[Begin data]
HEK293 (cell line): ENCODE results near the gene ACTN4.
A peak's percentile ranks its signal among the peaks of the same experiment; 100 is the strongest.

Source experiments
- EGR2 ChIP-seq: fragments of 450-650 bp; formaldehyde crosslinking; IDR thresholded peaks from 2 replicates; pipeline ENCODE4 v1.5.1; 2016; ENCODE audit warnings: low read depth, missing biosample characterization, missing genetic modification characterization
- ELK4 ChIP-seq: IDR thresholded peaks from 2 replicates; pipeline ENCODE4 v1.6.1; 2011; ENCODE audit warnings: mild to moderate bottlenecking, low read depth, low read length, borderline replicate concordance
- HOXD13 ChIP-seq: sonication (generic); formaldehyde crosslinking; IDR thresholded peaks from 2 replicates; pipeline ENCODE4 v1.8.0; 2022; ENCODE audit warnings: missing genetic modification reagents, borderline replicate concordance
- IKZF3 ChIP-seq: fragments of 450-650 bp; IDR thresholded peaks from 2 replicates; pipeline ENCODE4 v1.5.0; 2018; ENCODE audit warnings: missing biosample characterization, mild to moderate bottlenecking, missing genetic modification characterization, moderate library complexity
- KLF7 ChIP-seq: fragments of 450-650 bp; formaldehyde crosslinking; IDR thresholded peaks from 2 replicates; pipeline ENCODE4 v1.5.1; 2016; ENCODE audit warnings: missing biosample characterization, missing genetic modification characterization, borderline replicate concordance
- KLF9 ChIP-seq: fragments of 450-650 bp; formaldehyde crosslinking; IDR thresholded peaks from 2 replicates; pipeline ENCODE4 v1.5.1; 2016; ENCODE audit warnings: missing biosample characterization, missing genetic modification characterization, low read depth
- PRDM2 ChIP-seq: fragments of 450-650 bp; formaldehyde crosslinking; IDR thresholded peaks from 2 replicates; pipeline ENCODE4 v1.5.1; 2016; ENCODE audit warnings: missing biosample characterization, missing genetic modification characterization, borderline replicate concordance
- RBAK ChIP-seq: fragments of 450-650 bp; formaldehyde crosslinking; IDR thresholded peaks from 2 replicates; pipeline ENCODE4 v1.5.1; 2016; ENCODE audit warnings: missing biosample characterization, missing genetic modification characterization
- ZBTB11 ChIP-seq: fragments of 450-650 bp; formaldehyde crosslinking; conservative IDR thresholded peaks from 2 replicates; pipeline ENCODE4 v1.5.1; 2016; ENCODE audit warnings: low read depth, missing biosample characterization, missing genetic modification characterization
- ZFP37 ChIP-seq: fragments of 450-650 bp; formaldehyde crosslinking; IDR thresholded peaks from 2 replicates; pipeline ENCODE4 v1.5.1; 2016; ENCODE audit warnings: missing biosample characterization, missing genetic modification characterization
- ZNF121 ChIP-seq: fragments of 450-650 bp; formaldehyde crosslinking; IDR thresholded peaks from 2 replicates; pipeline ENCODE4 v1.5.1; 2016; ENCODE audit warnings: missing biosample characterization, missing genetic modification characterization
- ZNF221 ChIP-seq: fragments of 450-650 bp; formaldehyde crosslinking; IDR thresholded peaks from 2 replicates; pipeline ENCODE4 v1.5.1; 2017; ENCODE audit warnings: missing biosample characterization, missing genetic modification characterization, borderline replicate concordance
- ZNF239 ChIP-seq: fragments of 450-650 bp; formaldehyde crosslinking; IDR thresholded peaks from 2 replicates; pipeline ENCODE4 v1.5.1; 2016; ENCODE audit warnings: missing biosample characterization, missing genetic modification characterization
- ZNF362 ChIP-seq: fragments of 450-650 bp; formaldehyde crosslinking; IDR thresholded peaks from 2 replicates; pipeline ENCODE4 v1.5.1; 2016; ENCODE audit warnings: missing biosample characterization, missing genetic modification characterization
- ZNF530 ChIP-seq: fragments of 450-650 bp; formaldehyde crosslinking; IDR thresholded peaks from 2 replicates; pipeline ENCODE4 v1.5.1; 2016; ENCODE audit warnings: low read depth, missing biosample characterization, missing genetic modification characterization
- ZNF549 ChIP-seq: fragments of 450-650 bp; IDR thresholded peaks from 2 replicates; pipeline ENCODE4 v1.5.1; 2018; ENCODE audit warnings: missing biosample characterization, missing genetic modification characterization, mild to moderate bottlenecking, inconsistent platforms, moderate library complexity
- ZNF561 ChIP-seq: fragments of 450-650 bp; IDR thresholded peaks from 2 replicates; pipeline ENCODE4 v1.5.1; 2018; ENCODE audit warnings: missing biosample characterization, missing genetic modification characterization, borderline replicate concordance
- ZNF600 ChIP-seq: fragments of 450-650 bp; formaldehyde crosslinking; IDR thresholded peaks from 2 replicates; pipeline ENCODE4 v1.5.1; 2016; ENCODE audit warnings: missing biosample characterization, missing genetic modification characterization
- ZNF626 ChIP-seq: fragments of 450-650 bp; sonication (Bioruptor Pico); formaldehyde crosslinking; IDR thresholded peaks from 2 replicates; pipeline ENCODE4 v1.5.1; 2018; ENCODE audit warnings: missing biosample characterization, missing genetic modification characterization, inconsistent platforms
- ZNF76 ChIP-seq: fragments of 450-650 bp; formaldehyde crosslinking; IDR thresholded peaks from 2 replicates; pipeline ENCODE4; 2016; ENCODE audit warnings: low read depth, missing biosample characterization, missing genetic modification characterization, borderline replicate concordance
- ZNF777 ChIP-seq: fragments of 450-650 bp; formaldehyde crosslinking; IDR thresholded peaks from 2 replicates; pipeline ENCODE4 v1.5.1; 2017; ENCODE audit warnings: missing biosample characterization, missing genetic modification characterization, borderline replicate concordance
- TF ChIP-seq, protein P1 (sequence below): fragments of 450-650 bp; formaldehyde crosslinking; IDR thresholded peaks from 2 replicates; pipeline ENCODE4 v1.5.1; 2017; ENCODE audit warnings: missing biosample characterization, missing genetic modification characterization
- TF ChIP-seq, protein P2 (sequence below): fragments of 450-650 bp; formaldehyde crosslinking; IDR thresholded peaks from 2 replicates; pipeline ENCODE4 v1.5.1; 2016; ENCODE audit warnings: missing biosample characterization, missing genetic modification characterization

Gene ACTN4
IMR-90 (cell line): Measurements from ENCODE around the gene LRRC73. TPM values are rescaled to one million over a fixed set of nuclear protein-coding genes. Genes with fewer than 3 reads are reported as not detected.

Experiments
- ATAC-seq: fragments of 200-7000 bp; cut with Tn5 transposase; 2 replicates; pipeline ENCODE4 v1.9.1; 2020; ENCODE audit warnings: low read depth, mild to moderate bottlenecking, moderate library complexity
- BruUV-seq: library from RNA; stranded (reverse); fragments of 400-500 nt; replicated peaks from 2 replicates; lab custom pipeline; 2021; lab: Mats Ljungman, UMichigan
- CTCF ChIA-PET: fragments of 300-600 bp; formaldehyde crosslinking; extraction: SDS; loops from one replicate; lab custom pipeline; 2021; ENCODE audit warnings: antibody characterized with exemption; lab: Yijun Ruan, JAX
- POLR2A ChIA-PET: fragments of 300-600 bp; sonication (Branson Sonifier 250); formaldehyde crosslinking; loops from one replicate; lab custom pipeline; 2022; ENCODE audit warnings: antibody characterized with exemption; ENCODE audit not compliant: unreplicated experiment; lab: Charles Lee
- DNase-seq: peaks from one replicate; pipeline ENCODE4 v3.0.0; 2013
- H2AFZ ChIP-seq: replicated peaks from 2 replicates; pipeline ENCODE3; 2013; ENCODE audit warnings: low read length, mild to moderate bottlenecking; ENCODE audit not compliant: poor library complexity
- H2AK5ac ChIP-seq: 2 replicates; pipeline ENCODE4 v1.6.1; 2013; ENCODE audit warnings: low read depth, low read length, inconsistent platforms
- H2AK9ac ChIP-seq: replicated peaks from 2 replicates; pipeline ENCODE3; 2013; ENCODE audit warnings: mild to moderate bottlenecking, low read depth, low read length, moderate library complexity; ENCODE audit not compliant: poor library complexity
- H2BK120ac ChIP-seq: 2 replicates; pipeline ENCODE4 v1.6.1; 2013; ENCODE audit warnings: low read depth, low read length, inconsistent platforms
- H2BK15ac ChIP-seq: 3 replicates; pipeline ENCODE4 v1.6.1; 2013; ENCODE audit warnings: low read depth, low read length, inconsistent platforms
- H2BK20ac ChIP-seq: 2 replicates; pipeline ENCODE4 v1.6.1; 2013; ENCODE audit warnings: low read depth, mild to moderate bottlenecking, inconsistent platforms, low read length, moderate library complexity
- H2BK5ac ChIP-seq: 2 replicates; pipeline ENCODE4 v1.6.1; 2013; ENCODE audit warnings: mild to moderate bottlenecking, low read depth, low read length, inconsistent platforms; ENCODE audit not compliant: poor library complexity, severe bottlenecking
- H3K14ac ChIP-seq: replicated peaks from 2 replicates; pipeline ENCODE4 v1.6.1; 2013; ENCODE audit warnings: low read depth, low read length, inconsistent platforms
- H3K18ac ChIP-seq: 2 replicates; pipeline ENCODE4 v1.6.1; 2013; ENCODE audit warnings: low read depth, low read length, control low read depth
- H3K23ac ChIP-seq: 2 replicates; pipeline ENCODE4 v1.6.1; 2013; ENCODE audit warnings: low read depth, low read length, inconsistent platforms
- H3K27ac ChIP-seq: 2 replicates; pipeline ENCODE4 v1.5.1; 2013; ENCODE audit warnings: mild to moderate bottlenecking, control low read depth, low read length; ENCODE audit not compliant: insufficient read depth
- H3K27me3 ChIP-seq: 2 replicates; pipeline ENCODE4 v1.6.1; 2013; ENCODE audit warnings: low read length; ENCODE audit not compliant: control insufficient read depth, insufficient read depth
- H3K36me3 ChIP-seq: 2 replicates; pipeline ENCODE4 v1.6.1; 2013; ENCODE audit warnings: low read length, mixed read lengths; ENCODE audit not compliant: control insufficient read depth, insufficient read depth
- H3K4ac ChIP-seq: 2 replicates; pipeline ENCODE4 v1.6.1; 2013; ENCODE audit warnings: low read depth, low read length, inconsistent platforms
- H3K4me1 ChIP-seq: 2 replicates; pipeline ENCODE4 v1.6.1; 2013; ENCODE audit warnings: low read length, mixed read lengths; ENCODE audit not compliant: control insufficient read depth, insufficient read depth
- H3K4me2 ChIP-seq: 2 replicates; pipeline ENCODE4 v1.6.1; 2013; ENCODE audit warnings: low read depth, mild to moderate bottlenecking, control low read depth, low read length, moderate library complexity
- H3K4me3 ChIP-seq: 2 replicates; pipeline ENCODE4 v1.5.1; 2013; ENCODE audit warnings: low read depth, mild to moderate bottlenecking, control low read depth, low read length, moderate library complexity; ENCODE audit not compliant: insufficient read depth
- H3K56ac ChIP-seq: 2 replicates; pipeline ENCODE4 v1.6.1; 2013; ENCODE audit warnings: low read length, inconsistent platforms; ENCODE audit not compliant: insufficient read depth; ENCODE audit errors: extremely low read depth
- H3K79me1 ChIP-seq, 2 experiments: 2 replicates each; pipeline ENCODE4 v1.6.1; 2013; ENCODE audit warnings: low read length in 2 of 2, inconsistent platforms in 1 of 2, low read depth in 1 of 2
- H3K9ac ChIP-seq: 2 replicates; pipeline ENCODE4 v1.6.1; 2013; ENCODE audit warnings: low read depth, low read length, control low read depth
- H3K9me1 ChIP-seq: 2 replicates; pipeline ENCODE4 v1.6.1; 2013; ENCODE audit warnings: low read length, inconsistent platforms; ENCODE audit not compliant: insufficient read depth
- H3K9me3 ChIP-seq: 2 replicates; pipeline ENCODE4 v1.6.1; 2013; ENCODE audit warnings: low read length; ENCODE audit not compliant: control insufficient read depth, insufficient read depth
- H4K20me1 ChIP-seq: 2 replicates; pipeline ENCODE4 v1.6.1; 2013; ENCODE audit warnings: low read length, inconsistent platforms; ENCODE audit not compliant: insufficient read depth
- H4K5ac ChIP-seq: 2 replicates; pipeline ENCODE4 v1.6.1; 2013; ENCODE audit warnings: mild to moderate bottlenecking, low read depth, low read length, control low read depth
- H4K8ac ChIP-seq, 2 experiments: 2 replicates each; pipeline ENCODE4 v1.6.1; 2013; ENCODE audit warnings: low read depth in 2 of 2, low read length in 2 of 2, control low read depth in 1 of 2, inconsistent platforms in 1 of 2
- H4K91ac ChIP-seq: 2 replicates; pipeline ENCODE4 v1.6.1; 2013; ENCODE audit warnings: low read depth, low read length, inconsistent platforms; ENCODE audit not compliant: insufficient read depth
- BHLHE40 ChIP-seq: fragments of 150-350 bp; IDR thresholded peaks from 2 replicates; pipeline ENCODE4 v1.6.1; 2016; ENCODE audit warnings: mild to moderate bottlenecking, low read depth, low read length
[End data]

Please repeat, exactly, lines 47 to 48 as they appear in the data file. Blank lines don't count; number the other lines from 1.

- H3K36me3 ChIP-seq: 2 replicates; pipeline ENCODE4 v1.6.1; 2013; ENCODE audit warnings: low read length, mixed read lengths; ENCODE audit not compliant: control insufficient read depth, insufficient read depth
- H3K4ac ChIP-seq: 2 replicates; pipeline ENCODE4 v1.6.1; 2013; ENCODE audit warnings: low read depth, low read length, inconsistent platforms